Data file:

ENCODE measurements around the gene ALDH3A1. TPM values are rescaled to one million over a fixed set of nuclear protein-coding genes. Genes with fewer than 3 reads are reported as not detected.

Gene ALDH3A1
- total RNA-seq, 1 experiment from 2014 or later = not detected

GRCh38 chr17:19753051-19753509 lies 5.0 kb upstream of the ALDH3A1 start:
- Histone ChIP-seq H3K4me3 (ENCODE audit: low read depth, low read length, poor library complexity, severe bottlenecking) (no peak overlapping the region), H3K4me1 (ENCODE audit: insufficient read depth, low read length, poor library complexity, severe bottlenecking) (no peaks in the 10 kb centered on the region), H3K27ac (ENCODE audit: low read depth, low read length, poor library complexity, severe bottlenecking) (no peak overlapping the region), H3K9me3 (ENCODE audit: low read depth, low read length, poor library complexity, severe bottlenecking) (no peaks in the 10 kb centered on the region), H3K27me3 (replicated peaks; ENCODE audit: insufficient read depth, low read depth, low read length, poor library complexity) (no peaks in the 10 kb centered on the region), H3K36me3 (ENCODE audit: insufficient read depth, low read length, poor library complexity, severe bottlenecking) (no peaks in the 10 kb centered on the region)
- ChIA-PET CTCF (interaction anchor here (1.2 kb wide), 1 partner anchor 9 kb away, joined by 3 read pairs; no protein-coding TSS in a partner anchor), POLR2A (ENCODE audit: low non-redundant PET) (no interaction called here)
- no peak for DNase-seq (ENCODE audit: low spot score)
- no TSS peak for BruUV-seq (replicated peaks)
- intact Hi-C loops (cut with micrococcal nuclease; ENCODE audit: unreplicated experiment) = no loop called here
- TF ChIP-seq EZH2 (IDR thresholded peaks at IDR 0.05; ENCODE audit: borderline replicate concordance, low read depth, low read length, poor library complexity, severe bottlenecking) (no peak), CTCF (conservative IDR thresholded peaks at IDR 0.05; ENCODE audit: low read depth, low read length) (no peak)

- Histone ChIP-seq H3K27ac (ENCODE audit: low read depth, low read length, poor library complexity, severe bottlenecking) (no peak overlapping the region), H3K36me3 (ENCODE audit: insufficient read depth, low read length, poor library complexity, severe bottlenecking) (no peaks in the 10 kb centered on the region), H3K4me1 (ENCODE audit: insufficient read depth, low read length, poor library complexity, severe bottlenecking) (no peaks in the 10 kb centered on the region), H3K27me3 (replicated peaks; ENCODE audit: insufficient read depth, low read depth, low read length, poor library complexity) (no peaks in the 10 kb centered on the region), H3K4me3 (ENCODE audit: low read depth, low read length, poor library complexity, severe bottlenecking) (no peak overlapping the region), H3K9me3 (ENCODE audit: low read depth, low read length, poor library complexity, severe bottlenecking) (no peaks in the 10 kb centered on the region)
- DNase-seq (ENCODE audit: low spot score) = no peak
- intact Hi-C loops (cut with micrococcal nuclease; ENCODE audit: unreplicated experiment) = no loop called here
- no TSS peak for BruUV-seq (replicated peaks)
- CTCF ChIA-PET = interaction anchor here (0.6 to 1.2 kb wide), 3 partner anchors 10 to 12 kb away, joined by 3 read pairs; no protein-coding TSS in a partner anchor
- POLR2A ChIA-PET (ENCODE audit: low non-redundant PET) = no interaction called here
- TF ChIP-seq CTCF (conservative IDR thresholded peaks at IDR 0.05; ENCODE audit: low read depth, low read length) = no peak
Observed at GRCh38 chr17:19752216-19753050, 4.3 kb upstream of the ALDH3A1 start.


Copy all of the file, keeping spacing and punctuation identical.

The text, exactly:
ENCODE measurements around the gene ALDH3A1. TPM values are rescaled to one million over a fixed set of nuclear protein-coding genes. Genes with fewer than 3 reads are reported as not detected.

Gene ALDH3A1
- total RNA-seq, 1 experiment from 2014 or later = not detected

GRCh38 chr17:19753051-19753509 lies 5.0 kb upstream of the ALDH3A1 start:
- Histone ChIP-seq H3K4me3 (ENCODE audit: low read depth, low read length, poor library complexity, severe bottlenecking) (no peak overlapping the region), H3K4me1 (ENCODE audit: insufficient read depth, low read length, poor library complexity, severe bottlenecking) (no peaks in the 10 kb centered on the region), H3K27ac (ENCODE audit: low read depth, low read length, poor library complexity, severe bottlenecking) (no peak overlapping the region), H3K9me3 (ENCODE audit: low read depth, low read length, poor library complexity, severe bottlenecking) (no peaks in the 10 kb centered on the region), H3K27me3 (replicated peaks; ENCODE audit: insufficient read depth, low read depth, low read length, poor library complexity) (no peaks in the 10 kb centered on the region), H3K36me3 (ENCODE audit: insufficient read depth, low read length, poor library complexity, severe bottlenecking) (no peaks in the 10 kb centered on the region)
- ChIA-PET CTCF (interaction anchor here (1.2 kb wide), 1 partner anchor 9 kb away, joined by 3 read pairs; no protein-coding TSS in a partner anchor), POLR2A (ENCODE audit: low non-redundant PET) (no interaction called here)
- no peak for DNase-seq (ENCODE audit: low spot score)
- no TSS peak for BruUV-seq (replicated peaks)
- intact Hi-C loops (cut with micrococcal nuclease; ENCODE audit: unreplicated experiment) = no loop called here
- TF ChIP-seq EZH2 (IDR thresholded peaks at IDR 0.05; ENCODE audit: borderline replicate concordance, low read depth, low read length, poor library complexity, severe bottlenecking) (no peak), CTCF (conservative IDR thresholded peaks at IDR 0.05; ENCODE audit: low read depth, low read length) (no peak)

- Histone ChIP-seq H3K27ac (ENCODE audit: low read depth, low read length, poor library complexity, severe bottlenecking) (no peak overlapping the region), H3K36me3 (ENCODE audit: insufficient read depth, low read length, poor library complexity, severe bottlenecking) (no peaks in the 10 kb centered on the region), H3K4me1 (ENCODE audit: insufficient read depth, low read length, poor library complexity, severe bottlenecking) (no peaks in the 10 kb centered on the region), H3K27me3 (replicated peaks; ENCODE audit: insufficient read depth, low read depth, low read length, poor library complexity) (no peaks in the 10 kb centered on the region), H3K4me3 (ENCODE audit: low read depth, low read length, poor library complexity, severe bottlenecking) (no peak overlapping the region), H3K9me3 (ENCODE audit: low read depth, low read length, poor library complexity, severe bottlenecking) (no peaks in the 10 kb centered on the region)
- DNase-seq (ENCODE audit: low spot score) = no peak
- intact Hi-C loops (cut with micrococcal nuclease; ENCODE audit: unreplicated experiment) = no loop called here
- no TSS peak for BruUV-seq (replicated peaks)
- CTCF ChIA-PET = interaction anchor here (0.6 to 1.2 kb wide), 3 partner anchors 10 to 12 kb away, joined by 3 read pairs; no protein-coding TSS in a partner anchor
- POLR2A ChIA-PET (ENCODE audit: low non-redundant PET) = no interaction called here
- TF ChIP-seq CTCF (conservative IDR thresholded peaks at IDR 0.05; ENCODE audit: low read depth, low read length) = no peak
Observed at GRCh38 chr17:19752216-19753050, 4.3 kb upstream of the ALDH3A1 start.